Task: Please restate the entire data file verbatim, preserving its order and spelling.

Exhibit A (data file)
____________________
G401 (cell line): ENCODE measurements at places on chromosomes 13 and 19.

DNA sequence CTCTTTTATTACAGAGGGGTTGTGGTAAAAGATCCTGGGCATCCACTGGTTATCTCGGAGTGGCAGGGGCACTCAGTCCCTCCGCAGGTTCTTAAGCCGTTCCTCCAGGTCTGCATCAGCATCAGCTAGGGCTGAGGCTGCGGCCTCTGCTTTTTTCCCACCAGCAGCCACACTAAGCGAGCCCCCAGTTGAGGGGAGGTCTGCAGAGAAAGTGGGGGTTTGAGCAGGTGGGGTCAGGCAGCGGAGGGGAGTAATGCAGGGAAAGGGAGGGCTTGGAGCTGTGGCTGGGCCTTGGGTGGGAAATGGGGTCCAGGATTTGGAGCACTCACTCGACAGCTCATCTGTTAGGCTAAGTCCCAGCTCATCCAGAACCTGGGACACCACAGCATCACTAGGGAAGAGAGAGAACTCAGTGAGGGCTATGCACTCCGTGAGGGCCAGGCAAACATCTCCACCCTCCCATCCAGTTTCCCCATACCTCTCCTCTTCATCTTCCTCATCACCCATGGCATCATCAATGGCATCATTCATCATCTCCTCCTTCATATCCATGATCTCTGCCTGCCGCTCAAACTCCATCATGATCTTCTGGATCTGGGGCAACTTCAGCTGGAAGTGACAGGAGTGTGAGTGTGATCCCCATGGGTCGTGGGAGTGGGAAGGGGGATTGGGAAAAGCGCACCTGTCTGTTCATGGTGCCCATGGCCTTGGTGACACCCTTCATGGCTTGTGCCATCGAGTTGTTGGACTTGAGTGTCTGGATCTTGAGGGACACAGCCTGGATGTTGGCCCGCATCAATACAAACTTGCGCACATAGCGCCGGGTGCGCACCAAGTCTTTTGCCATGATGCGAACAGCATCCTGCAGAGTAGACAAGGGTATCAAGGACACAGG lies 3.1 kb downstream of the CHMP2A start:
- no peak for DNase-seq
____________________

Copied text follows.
G401 (cell line): ENCODE measurements at places on chromosomes 13 and 19.

DNA sequence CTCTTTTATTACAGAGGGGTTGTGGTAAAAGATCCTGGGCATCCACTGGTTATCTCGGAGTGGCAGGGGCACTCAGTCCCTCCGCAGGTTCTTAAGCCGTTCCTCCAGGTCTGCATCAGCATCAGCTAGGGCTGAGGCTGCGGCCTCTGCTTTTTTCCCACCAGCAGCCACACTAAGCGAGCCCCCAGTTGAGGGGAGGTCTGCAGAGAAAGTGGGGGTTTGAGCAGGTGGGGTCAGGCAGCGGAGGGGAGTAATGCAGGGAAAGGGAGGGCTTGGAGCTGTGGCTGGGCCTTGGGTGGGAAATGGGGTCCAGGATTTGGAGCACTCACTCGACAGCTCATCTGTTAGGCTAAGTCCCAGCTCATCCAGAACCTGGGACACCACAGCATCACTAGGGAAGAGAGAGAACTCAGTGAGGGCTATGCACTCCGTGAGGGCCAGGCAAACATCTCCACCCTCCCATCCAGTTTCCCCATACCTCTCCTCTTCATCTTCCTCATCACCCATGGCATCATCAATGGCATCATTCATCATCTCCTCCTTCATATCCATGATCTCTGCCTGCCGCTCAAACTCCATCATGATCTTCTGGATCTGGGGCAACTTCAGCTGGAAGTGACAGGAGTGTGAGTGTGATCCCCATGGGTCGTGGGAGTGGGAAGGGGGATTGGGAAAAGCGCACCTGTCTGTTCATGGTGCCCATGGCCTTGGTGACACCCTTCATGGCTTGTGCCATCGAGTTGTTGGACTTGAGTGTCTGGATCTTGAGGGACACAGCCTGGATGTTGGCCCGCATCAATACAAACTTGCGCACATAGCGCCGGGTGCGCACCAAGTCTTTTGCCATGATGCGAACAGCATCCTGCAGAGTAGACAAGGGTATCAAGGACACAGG lies 3.1 kb downstream of the CHMP2A start:
- no peak for DNase-seq